PROPERTIES OF RAM’S HORN
Let’s look first at ram’s horn walking sticks UK. In the rough, ram’s horn appears to be a solid, rigid, bone-like substance for walking sticks making, nor dissimilar to antler. But in reality the two are quite different. Whereas antler is bone, ram’s horn has more in common with a fingernail. When making the walking sticks the horn contains a central core or quick, which may extend in a taper for up to one-third of the internal length of the horn. Whilst this quick is easily removed in one piece by drying the horn for a month or so and then giving it a sharp tap against the edge of a work bench, it leaves behind a substantial cavity not good for making walking sticks. Much of the horn shell, which is left, will have to be discarded, particularly if it has come from a young ram, when the thickness of the shell at its base may be less than 1/8in (3mm), which cannot be used for making walking sticks. In older rams the shell may be three times as thick and, ideally, this is the quality of horn we are looking for to make walking sticks — particularly full-size crooks.
Another distinguishing property of UK ram’s horn walking sticks is that it is relatively easy to bend and shape after it has been heated, while antler walking sticks, because it is bone, cannot be bent and can only be shaped by filing or cutting. To bring this to a more workable shape for making walking sticks the horn needs to be squeezed, after heating, into a more circular cross section.
This process, known as ‘bulking’ the horn for walking sticks, also helps to close the diameter of the cavity at the base of the horn, which in most cases is the end, which will provide the point of attachment to the shank. However, the first walking sticks we are going to make will be shank at the other end (i.e. close to its tip).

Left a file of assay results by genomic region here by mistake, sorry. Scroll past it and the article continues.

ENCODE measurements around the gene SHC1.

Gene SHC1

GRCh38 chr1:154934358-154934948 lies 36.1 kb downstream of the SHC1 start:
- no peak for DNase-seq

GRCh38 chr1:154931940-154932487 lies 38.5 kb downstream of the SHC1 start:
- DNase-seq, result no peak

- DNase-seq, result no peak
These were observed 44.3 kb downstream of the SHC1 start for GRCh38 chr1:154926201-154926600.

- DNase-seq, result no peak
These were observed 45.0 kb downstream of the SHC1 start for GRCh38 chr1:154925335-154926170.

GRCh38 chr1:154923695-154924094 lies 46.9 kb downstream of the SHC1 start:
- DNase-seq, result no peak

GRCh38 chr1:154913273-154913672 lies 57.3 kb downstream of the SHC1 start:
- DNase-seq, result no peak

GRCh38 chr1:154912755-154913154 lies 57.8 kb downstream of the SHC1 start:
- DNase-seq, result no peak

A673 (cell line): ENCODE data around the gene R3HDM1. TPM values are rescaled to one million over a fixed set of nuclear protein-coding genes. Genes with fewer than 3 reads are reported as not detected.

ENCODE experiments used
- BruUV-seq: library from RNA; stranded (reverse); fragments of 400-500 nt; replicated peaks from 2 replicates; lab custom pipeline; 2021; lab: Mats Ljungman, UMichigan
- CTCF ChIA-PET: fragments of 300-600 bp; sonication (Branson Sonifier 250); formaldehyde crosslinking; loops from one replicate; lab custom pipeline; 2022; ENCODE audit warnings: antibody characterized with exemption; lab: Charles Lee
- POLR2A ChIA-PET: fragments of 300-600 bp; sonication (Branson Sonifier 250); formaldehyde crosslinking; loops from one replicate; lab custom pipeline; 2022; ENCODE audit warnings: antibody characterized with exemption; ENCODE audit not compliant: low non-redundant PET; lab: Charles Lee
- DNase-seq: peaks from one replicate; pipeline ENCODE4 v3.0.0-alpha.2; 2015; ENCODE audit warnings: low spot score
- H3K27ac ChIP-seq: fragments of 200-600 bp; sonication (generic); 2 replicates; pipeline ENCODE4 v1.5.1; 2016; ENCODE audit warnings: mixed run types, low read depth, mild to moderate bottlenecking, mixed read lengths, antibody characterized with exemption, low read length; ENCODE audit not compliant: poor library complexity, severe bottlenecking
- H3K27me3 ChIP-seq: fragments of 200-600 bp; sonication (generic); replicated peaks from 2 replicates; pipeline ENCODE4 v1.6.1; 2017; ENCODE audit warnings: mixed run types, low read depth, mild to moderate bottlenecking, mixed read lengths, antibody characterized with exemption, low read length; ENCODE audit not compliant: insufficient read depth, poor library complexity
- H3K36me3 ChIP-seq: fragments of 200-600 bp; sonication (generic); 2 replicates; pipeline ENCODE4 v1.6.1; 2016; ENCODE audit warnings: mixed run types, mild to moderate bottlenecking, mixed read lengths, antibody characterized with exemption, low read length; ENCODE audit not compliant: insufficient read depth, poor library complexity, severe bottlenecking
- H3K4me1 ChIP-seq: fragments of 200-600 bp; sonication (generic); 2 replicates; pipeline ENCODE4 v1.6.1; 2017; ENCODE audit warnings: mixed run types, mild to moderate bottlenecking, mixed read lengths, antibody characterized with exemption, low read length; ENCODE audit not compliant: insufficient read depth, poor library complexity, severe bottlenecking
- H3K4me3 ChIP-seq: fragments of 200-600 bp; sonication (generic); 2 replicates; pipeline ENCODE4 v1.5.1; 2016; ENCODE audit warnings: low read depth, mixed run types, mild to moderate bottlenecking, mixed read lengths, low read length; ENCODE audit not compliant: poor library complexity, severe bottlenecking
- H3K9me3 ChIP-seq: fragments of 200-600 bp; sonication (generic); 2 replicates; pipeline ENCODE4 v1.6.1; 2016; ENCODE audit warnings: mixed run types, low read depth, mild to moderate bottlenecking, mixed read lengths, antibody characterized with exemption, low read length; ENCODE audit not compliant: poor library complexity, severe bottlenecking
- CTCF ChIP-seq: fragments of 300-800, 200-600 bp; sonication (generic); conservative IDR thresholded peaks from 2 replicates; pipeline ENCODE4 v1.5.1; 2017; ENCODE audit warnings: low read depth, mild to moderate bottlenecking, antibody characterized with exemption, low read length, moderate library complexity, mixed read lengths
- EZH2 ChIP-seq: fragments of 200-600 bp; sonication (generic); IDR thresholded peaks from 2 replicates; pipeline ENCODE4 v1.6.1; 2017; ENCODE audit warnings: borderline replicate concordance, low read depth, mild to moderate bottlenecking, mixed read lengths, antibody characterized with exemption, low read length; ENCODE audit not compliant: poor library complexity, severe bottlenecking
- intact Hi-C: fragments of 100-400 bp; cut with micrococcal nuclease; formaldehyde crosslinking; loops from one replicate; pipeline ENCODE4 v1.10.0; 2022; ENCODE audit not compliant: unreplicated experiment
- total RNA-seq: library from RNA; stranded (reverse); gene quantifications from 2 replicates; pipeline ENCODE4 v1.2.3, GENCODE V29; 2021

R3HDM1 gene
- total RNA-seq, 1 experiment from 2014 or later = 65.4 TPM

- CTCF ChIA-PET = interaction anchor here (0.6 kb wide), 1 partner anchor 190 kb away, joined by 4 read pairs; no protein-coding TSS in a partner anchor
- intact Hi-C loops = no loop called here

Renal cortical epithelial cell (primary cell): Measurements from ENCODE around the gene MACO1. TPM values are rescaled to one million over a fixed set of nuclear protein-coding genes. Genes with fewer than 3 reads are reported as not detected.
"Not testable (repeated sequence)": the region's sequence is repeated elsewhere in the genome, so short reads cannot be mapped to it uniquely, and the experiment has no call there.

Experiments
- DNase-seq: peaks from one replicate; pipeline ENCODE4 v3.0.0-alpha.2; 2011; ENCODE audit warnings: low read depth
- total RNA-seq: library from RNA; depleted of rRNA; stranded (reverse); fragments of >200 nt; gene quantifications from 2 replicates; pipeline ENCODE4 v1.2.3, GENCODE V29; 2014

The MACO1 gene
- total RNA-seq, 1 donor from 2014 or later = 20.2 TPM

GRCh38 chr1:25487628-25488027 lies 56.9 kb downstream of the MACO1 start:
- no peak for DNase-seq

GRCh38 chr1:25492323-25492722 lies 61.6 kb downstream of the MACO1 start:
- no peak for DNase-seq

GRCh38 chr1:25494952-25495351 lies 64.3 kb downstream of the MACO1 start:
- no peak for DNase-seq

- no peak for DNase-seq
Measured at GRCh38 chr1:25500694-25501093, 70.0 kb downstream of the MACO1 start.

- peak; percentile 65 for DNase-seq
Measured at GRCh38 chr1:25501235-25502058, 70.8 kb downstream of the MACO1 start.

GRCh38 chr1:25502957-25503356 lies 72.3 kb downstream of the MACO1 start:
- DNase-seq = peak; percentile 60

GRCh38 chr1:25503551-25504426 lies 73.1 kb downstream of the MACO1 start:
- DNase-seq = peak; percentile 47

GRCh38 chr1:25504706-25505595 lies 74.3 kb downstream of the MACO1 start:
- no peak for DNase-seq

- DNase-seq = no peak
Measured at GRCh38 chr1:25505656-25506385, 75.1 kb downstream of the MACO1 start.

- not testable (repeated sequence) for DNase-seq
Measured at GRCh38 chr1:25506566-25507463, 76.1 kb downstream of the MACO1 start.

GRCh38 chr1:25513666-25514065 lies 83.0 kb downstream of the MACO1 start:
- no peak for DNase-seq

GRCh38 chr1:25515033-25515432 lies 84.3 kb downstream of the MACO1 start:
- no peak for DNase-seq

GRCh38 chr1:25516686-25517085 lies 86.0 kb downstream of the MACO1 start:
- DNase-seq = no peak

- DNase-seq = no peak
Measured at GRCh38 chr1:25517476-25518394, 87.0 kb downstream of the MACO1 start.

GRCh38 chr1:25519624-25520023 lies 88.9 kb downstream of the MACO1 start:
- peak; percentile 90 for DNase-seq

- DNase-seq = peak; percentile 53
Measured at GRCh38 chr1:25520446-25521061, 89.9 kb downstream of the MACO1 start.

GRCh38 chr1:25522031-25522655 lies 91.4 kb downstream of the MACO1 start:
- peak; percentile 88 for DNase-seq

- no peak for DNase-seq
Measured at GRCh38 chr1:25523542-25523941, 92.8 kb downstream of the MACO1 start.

CARDIGAN WALKING STICKS IN RAM’S HORN
The shape of these walking sticks will already be familiar in last posts. To produce it we require the use of two different pairs of moulds or formers. These must be made or bought before work on these Cardigan walking sticks begins.
The first pair of formers will be used to bring the horn close to the walking sticks handle shape we are seeking. They can be made from UK hard wood or metal to the dimensions. If you decide to make these, it is important to note that in the bottom former the rounded corners are not exactly the same shape. One has had less of the corner removed to accommodate the neck (or walking sticks shank) end of the horn; the other, which is much more rounded, will take the nose end.
The second pair of formers, which will be used to squeeze (i.e. bulk) the horn to make the neck of the walking sticks handle, can be made from a 3m (76mm) length of 11/4in (32mm) diameter metal pipe, sawn lengthways into two equal pieces (see Fig 5.3). To reinforce these pieces, I have welded a short section of steel sheet to the back of each; whilst this is not critical it does make them easier to walking sticks handle in the vice and also helps to prevent the pieces of pipe from splaying outwards when under pressure.
In both cases, the moulds I have described are not difficult or costly to make for walking sticks rams horn, but if you prefer to purchase something ready-made and more sophisticated, will be able to help. In addition to these moulds, you will also need an engineers’ vice, a 7 x 7in (178 x 178mm) metal plate, 1/4in (6mm) thick, a 7in (178mm) G-cramp and two Sin (127mm) G-cramps in order to exert and sustain the pressure needed to shape the horn until it has set. The sizes for the G-cramps are minimum sizes and are not critical.